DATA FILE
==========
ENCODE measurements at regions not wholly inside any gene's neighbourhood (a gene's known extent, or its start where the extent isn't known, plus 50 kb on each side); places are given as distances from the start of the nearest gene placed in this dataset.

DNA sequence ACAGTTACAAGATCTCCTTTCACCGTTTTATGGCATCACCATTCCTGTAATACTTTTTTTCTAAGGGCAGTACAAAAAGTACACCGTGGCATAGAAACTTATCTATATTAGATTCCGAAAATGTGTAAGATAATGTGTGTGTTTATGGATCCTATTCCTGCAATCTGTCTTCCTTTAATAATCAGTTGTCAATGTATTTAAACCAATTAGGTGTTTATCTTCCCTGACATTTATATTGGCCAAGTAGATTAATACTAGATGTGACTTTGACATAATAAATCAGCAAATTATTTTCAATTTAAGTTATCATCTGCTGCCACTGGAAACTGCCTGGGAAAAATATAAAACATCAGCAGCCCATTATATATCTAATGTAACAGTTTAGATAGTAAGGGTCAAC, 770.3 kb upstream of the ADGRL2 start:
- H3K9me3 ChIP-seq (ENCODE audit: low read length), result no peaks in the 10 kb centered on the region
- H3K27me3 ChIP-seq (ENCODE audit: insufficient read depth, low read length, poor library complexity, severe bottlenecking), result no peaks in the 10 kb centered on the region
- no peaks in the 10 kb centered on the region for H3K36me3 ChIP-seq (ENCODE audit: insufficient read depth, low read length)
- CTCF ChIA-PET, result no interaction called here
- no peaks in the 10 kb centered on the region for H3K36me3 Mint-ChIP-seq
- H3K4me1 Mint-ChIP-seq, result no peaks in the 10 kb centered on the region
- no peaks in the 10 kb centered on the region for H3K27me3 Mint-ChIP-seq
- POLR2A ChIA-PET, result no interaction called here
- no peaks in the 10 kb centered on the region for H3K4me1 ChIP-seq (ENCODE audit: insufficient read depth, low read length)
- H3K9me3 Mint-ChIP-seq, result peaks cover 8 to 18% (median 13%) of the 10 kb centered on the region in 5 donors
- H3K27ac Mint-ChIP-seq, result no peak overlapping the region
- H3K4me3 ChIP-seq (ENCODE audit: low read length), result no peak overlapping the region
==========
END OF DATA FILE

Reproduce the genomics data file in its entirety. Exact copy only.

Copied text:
ENCODE measurements at regions not wholly inside any gene's neighbourhood (a gene's known extent, or its start where the extent isn't known, plus 50 kb on each side); places are given as distances from the start of the nearest gene placed in this dataset.

DNA sequence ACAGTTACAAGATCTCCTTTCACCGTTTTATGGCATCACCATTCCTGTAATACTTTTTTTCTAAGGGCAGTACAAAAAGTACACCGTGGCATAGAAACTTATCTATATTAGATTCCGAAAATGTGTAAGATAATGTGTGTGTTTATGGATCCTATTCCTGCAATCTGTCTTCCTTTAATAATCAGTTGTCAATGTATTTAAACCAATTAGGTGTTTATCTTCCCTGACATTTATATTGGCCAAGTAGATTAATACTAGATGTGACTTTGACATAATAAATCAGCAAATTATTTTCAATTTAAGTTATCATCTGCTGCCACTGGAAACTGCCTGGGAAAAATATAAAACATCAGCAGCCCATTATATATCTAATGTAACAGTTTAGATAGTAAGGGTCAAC, 770.3 kb upstream of the ADGRL2 start:
- H3K9me3 ChIP-seq (ENCODE audit: low read length), result no peaks in the 10 kb centered on the region
- H3K27me3 ChIP-seq (ENCODE audit: insufficient read depth, low read length, poor library complexity, severe bottlenecking), result no peaks in the 10 kb centered on the region
- no peaks in the 10 kb centered on the region for H3K36me3 ChIP-seq (ENCODE audit: insufficient read depth, low read length)
- CTCF ChIA-PET, result no interaction called here
- no peaks in the 10 kb centered on the region for H3K36me3 Mint-ChIP-seq
- H3K4me1 Mint-ChIP-seq, result no peaks in the 10 kb centered on the region
- no peaks in the 10 kb centered on the region for H3K27me3 Mint-ChIP-seq
- POLR2A ChIA-PET, result no interaction called here
- no peaks in the 10 kb centered on the region for H3K4me1 ChIP-seq (ENCODE audit: insufficient read depth, low read length)
- H3K9me3 Mint-ChIP-seq, result peaks cover 8 to 18% (median 13%) of the 10 kb centered on the region in 5 donors
- H3K27ac Mint-ChIP-seq, result no peak overlapping the region
- H3K4me3 ChIP-seq (ENCODE audit: low read length), result no peak overlapping the region